2020-10-30

Agatha Christie 100 - Passenger to Frankfurt

This, Christie's last thriller, has a reputation as one of her worst works. How does it fare compared with other late career works of hers?


Sir Stafford Nye has been out on diplomatic negotiations and is travelling back to England by plane. His aircraft is redirected to Frankfurt, and while waiting there for his connecting flight, a young lady approaches him with a tale of being in mortal danger unless she's allowed to take his place on the flight to London. He agrees in the end, and this episode soon pulls him into a great plot of world domination...

This introductory scene is a fine thriller opening, and other thriller authors have used similar opening scenes to their stories. What differenciates this book from those other thrillers is that this is not a story. It's a whole mess of incoherent scenes that amount to nothing in the big picture. Anything that happens in the overarching plot (such as it is) happens offstage and is reported by characters in the opening of the next chapter of the book.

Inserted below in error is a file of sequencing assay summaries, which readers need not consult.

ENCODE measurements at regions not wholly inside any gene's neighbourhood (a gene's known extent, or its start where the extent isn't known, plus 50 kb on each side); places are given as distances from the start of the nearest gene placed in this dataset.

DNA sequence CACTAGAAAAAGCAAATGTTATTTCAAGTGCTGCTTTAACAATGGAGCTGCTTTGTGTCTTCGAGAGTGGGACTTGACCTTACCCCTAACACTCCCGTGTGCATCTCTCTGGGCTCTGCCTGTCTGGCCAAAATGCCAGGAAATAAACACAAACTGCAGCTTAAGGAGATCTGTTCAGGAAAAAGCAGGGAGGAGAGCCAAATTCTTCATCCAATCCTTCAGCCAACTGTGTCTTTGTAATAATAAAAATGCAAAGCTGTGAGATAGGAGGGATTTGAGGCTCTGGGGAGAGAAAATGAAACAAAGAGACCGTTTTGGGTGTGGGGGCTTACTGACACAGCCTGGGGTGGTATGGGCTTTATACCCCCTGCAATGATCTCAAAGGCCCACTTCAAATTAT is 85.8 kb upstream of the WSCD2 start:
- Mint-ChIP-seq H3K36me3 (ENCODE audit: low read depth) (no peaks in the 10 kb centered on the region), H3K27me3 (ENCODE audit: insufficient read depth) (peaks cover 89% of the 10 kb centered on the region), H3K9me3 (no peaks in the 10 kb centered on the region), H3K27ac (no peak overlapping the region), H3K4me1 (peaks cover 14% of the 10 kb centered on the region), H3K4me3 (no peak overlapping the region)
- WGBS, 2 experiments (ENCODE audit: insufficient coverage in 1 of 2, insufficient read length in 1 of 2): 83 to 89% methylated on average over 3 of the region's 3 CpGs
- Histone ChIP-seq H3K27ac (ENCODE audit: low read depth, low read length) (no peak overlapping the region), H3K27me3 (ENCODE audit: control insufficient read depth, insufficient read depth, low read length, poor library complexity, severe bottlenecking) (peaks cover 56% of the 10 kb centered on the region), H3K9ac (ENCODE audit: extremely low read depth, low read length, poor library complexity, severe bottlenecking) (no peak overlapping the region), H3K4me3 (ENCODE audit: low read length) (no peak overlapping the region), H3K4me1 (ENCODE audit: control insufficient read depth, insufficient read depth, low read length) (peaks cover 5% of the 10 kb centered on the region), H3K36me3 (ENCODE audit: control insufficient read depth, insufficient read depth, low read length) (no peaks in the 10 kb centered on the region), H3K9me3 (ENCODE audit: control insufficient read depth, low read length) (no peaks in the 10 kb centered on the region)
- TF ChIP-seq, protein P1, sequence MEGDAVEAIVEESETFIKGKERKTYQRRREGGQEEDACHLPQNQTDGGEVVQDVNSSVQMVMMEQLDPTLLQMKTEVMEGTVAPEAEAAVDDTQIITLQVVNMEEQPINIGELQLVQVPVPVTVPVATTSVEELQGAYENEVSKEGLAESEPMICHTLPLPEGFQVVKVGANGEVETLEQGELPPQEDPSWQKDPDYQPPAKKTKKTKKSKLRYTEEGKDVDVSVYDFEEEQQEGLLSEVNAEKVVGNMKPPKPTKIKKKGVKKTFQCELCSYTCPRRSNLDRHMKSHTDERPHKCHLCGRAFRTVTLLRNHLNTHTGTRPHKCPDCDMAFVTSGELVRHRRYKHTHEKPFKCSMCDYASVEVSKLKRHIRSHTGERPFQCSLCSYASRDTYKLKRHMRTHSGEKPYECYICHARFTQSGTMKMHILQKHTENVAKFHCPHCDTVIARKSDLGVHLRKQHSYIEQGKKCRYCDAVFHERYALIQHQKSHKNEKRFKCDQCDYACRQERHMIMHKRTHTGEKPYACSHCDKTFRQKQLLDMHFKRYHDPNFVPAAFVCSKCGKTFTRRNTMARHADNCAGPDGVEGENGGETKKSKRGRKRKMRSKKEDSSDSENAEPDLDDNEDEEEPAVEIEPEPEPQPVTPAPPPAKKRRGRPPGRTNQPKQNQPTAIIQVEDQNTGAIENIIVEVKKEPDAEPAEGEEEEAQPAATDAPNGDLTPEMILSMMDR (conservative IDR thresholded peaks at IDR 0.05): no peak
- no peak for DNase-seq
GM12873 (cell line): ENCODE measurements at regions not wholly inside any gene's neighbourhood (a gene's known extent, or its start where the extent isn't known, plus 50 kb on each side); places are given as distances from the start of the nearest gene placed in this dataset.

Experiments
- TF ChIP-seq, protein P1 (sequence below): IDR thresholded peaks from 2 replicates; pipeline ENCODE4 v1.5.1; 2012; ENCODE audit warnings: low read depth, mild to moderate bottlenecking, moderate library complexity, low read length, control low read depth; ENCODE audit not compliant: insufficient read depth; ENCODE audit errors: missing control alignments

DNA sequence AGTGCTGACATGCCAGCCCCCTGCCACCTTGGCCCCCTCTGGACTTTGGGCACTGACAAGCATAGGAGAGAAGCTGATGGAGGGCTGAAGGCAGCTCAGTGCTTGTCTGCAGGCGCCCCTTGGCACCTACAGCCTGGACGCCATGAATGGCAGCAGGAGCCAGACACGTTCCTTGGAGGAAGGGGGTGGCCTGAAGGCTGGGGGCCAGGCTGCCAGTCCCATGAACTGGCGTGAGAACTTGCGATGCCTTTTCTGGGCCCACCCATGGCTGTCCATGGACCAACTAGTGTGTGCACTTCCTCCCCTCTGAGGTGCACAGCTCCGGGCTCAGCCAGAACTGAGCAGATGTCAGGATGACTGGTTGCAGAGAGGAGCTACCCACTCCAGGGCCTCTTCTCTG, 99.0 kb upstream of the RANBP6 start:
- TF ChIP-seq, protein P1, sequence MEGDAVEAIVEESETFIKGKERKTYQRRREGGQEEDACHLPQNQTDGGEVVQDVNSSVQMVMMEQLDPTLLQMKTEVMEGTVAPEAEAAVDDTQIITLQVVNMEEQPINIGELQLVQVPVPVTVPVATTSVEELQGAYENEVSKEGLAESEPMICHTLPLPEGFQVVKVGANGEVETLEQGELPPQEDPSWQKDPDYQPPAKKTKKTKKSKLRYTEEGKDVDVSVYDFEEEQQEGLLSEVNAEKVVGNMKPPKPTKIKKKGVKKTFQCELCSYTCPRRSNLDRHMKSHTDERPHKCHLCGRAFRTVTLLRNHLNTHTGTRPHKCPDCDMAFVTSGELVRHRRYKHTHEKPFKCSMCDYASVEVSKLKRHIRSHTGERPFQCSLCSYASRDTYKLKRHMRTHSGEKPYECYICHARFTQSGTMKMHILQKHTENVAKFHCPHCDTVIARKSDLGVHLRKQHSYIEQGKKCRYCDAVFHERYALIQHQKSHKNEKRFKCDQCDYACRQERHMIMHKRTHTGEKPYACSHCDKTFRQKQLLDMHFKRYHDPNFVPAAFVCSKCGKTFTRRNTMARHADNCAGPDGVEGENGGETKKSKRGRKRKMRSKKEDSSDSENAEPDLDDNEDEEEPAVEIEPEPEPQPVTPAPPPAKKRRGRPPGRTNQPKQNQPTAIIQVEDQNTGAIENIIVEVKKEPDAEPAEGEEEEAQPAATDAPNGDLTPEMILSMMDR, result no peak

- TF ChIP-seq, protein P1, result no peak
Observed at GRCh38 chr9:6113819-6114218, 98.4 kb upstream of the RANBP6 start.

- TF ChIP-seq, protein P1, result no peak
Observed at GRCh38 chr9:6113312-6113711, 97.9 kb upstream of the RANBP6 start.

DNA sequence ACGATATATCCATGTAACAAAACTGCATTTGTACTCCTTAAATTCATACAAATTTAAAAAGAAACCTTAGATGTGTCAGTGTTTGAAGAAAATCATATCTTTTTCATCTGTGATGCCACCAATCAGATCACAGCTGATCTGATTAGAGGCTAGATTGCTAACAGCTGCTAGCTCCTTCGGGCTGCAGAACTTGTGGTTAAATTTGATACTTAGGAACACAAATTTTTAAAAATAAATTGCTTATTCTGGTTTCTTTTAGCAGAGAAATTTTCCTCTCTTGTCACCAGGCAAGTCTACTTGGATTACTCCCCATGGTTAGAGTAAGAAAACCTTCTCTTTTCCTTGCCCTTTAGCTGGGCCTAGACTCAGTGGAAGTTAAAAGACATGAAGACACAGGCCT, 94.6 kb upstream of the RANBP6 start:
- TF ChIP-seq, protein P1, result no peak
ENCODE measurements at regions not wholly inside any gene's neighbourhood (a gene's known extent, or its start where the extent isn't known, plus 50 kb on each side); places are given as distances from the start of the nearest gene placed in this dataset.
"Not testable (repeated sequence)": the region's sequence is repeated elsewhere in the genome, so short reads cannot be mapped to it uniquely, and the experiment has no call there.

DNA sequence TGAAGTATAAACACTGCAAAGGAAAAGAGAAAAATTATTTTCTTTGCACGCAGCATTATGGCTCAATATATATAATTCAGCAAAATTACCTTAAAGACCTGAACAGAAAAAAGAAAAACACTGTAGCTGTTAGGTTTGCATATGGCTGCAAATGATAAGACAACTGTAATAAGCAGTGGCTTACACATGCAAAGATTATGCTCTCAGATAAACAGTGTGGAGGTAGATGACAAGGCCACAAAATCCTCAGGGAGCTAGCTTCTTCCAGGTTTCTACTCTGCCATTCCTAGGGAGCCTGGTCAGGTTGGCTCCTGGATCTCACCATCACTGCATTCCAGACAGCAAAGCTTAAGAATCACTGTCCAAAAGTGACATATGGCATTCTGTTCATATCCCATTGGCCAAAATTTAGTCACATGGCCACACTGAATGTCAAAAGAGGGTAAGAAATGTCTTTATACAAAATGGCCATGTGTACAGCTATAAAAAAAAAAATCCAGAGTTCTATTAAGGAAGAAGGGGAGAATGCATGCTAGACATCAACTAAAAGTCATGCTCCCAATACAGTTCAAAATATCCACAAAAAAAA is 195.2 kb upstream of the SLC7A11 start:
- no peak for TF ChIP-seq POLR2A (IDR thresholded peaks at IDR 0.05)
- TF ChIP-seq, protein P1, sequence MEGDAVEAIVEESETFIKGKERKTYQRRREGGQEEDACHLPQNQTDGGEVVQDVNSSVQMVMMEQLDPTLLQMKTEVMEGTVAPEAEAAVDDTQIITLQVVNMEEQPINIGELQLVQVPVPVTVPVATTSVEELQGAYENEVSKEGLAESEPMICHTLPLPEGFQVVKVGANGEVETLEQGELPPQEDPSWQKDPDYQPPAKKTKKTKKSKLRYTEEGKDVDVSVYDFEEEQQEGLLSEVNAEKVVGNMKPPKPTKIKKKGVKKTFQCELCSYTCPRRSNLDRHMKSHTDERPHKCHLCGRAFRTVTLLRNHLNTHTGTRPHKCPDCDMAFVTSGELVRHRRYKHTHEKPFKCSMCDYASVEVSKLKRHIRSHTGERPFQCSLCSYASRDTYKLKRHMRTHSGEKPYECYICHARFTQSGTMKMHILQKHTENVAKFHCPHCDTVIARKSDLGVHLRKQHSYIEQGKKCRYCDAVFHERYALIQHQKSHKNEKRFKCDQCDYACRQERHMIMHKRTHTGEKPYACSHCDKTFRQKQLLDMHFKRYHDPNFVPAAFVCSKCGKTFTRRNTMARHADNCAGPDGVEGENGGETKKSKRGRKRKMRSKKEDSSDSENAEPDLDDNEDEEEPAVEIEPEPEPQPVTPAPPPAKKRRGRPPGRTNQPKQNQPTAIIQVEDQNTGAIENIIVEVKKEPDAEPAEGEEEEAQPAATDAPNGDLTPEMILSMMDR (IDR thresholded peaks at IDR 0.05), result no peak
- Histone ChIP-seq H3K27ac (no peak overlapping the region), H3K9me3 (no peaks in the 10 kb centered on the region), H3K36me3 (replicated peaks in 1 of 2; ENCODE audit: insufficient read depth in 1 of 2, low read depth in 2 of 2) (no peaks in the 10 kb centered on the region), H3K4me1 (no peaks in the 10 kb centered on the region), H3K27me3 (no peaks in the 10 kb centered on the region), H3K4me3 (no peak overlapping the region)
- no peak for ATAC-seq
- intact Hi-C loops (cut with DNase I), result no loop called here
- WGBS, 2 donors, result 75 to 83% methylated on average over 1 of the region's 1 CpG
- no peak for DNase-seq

I'm reminded of Colin Forbes's late career works when I read this one. Everything in the world is one huge conspiracy, and the increasingly conservative authors seem as out of touch with reality as is humanly possible, seeing ghosts and ghoulies in everything around them.

This novel is as disjointed as the more infamous Postern of Fate and deserves as little consideration as that novel does in Christie's oeuvre - or less. It's a wonder that the intermediate Nemesis and Elephants Can Remember turned out as well as they did - even the latter, which is not particularly favourably seen, is eminently readable compared with this novel and, perhaps more importantly, much more coherent.

There are individual scenes here that arouses the reader's interest - Nye's travels to Bavaria/Austria/wherever, and Lady Matilda's visit there later come to mind - but ultimately they develop into nothing, and the disappointment almost worsens because of that.

Bit characters like Colonel Pikeaway and Mr. Robinson feature in this book, which means that they hold the ignominious distinction of being in almost every pointless Christie novel (they're in this one, Cat Among the Pigeons and Postern of Fate, and Robinson turns up in At Bertram's Hotel as well). Let's all blame them!

I'll award this a 2 out of 100, it's Christie's worst novel and should not be read by anyone.

1972

This is another title with just one edition in Swedish, not much of a surprise there. The Swedish title is a direct translation of the British one.

The cover image is pretty much okay, better than the contents. A couple of baggage tags with the title. I'm not sure about the colours, the blue background for the title is a bit too eye-catching in my opinion, but apparently it's based on the British first edition cover, so there you go.

No comments:

Post a comment